Transparency across the supply chain is improving

Fabrizio Iacobacci, head of pharma business development at BCube Air Cargo

The air cargo industry has become more transparent according to Fabrizio Iacobacci, head of pharma business development at BCube Air Cargo and Cool Chain Association board member.

He admits that air cargo’s share of the global market to transport pharmaceuticals is under pressure, having lost a significant market share to other modes where fewer products were getting damaged.

Iacobacci says producers are more aware of the advantages of the air cargo supply chain and the level of quality they can receive. The industry is reaching the reliability that producers demand and is not afraid to show it.

Iacobacci says: “We are able to demonstrate this by inviting them and also freight forwarders to site visits at our airports to audit or visit our facilities.” Pharmaceuticals are not your typical air cargo, and they require specialist handling.

Iacobacci says: “Level of competence can only be developed by maintaining a high level of investment and training and ensuring that all parts of the supply chain follow the technical and quality requirements set down by the producers.”

Iacobacci says that landside, the industry needs to make sure that all transit points on the route have the same level of quality and reliability.

He says: “If we consider the number of International Air Transport Association CEIV Pharma initiatives which exist today compared to just five years ago, you get an idea of how the air cargo industry is aware of the need to improve and is working on it accordingly.”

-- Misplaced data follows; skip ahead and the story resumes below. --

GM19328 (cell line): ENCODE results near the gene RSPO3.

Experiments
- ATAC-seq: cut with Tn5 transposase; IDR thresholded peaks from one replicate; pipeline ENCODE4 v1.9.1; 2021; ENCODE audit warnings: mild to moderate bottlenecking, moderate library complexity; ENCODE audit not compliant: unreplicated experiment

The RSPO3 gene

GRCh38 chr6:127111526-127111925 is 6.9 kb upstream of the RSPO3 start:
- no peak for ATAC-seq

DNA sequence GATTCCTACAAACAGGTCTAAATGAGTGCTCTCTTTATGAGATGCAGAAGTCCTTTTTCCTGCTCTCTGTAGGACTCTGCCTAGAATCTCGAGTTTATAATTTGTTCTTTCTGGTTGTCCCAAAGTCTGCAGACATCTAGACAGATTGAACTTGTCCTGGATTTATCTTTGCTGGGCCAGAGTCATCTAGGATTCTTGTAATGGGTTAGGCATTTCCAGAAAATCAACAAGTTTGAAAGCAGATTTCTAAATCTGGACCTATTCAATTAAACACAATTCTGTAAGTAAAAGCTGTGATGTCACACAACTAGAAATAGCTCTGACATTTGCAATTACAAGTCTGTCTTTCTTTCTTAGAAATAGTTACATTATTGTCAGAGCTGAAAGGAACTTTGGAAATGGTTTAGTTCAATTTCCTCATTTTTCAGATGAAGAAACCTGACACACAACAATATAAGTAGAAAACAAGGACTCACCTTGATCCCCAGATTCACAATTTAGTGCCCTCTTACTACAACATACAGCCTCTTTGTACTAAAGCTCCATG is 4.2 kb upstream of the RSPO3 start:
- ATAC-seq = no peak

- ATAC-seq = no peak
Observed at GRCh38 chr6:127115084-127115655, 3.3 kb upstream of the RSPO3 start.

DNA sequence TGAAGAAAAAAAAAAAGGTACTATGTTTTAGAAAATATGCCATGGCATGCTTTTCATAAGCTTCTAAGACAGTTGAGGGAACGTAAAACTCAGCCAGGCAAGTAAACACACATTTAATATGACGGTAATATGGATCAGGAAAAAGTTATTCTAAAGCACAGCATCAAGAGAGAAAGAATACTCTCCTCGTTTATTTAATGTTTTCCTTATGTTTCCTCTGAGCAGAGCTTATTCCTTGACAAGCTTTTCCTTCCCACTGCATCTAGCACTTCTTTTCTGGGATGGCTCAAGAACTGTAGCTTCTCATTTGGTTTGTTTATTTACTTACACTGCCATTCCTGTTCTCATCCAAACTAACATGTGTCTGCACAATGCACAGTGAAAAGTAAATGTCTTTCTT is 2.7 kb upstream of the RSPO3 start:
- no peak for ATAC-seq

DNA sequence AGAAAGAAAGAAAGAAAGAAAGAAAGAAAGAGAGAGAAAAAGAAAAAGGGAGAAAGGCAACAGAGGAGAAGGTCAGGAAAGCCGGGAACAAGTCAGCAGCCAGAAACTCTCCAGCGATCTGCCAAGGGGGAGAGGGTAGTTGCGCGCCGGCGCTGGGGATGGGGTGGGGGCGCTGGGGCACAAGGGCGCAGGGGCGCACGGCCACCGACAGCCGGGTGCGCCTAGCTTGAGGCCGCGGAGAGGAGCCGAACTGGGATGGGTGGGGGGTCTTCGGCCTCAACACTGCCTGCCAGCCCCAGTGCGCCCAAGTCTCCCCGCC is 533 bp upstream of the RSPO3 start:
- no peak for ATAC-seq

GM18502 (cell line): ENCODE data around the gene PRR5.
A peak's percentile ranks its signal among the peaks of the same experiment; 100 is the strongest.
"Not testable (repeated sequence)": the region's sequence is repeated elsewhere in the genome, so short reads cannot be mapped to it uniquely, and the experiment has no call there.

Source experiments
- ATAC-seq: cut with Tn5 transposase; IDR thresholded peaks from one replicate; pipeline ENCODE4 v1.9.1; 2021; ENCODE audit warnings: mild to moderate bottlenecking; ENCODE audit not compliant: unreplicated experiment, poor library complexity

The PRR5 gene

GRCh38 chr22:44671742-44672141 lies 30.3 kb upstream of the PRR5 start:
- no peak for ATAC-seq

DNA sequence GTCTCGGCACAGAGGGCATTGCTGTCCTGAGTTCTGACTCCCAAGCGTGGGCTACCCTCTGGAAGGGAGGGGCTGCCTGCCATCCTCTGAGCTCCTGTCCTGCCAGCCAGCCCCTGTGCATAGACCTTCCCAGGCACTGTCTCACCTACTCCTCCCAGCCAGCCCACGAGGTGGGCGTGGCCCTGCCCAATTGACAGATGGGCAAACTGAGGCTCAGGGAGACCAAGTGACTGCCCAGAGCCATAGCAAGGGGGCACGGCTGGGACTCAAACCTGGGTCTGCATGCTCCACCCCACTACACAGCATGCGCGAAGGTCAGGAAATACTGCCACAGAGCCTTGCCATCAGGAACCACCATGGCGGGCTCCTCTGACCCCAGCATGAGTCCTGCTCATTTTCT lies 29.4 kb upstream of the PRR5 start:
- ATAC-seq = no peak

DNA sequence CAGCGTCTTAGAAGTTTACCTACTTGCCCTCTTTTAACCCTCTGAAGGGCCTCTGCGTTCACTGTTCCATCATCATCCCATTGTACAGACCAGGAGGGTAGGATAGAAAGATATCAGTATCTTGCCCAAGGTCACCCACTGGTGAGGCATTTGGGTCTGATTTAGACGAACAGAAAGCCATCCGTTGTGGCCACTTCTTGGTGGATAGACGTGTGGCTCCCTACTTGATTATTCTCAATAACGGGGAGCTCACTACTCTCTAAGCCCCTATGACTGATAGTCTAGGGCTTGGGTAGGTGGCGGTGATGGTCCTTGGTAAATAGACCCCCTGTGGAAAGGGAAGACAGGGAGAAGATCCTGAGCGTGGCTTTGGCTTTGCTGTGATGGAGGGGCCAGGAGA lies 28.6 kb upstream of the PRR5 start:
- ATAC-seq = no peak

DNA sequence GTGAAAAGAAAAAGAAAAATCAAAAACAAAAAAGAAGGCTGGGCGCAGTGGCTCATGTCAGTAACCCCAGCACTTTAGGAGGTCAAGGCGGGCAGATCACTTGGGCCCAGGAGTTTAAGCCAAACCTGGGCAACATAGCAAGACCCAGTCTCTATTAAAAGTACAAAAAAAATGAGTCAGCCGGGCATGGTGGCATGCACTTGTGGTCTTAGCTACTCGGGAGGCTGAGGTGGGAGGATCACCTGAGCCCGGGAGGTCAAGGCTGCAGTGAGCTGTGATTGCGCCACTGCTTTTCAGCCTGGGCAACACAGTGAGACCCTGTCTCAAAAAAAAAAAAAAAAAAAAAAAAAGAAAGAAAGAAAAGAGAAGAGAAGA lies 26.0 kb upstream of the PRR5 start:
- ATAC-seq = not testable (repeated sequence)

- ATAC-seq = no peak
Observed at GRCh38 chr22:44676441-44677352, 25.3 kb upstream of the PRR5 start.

When it comes to airside operations, Iacobacci says the industry needs to better mitigate the temperature exposure risks on the tarmac or during the flight.

He says: “The technical/operational solutions are already there (i.e. refrigerated dollies or trucks for tarmac) and under research and study for some others (i.e. aircraft holds mapping).”

The Cool Chain Association was founded in 2003 and works on the ground doing field studies, implementing quality standards, and promoting collaboration and education among members and stakeholders through international conferences.

The association will be holding a conference in Venlo, the Netherlands focusing on food waste on 14-15 May, and will host a pharma event in Paris, France this November.

Cool Chain Association members and directors are industry professionals who live and breathe air cargo, so sitting around and complaining that things are not good enough is not something they are prepared to do.

As an example, the association is looking at the standards for transporting perishables. Iacobacci says the criteria is as important for asparagus as it is for anti-cancer drugs.

He says: “Our approach is the same: we need first to study a process, understand the gaps and actively and pragmatically promote solutions.”